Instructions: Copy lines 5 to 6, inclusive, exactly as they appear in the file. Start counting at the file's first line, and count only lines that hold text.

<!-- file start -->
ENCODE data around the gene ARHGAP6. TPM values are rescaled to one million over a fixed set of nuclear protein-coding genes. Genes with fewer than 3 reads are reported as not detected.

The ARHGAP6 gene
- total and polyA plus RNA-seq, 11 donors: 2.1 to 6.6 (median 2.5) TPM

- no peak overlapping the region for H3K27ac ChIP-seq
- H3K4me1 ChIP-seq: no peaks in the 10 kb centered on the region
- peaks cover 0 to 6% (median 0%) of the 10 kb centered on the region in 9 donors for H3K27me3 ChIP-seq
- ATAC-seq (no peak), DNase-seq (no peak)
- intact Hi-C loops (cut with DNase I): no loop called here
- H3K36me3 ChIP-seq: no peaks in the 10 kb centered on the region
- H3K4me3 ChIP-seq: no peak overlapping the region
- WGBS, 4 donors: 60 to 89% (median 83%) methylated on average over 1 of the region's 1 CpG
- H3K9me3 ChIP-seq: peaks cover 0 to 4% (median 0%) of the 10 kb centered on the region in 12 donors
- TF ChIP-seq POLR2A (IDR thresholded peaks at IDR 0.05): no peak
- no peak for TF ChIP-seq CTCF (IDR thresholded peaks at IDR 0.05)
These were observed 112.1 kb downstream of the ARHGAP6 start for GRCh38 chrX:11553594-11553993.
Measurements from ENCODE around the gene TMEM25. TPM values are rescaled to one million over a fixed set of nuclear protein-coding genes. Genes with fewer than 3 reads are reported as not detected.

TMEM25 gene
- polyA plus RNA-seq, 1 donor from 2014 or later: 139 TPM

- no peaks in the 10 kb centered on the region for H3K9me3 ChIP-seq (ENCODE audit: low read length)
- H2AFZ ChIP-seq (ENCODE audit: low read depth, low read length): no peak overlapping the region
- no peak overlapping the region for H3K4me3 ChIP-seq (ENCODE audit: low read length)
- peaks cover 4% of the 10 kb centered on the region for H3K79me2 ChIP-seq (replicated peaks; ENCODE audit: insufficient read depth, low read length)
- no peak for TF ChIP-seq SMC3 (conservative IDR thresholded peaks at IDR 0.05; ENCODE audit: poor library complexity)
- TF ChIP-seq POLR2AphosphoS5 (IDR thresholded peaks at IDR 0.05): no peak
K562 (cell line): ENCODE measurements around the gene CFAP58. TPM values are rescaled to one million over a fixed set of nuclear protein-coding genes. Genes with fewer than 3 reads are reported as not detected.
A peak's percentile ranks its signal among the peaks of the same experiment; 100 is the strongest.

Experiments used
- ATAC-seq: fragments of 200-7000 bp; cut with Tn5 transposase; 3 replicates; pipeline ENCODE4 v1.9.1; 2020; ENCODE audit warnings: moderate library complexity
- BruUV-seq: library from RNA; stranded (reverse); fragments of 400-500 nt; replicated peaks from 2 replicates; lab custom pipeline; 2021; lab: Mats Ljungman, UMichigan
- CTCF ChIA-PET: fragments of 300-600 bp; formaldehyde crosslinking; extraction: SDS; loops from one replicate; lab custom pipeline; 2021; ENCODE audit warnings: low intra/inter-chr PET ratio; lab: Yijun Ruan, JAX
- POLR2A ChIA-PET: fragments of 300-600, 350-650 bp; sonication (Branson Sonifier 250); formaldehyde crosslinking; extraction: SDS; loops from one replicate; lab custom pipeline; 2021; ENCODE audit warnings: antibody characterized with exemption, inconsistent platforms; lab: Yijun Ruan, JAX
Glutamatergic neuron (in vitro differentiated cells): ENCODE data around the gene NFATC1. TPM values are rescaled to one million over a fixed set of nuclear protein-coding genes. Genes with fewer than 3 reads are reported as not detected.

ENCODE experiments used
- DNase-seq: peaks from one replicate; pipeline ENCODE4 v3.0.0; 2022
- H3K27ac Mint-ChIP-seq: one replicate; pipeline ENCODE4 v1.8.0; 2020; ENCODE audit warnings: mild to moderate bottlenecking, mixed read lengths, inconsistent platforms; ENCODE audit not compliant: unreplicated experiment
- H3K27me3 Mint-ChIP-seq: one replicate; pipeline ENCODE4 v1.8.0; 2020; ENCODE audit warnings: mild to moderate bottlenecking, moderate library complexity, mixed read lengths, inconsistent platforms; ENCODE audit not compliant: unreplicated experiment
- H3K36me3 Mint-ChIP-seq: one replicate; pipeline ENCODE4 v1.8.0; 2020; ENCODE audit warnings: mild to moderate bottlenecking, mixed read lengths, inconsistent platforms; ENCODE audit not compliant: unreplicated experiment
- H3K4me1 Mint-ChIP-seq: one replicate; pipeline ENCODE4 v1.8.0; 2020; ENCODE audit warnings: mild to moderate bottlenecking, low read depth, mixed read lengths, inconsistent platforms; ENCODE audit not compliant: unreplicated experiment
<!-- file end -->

- H3K4me1 ChIP-seq: no peaks in the 10 kb centered on the region
- peaks cover 0 to 6% (median 0%) of the 10 kb centered on the region in 9 donors for H3K27me3 ChIP-seq